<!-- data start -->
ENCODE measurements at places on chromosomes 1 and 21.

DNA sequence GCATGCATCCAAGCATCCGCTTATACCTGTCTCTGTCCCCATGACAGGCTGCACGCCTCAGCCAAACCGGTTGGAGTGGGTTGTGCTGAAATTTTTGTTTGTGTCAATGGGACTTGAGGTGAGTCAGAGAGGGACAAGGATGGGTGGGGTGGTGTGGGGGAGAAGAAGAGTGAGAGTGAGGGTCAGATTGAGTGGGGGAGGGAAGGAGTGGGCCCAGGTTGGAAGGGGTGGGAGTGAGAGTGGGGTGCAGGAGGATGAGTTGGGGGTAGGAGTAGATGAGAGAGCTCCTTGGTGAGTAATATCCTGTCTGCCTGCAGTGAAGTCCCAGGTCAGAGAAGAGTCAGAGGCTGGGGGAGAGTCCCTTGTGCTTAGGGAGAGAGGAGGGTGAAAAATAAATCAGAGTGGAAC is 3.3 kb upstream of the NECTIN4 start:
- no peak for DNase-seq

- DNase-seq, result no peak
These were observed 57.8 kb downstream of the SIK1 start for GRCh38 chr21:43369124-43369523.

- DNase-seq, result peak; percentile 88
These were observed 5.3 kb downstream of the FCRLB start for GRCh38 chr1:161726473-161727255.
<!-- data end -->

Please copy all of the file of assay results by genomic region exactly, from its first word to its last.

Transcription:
ENCODE measurements at places on chromosomes 1 and 21.

DNA sequence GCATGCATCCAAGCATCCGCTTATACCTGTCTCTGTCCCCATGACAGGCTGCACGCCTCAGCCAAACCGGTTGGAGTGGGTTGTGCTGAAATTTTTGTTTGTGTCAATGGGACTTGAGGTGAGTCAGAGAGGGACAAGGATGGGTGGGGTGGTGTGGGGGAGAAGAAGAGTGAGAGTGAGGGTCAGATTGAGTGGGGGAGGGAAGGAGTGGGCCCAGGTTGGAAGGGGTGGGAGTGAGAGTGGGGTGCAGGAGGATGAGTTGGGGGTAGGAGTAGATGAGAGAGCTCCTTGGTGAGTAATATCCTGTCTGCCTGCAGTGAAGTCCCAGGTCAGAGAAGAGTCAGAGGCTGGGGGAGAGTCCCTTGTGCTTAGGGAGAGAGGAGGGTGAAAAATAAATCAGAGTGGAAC is 3.3 kb upstream of the NECTIN4 start:
- no peak for DNase-seq

- DNase-seq, result no peak
These were observed 57.8 kb downstream of the SIK1 start for GRCh38 chr21:43369124-43369523.

- DNase-seq, result peak; percentile 88
These were observed 5.3 kb downstream of the FCRLB start for GRCh38 chr1:161726473-161727255.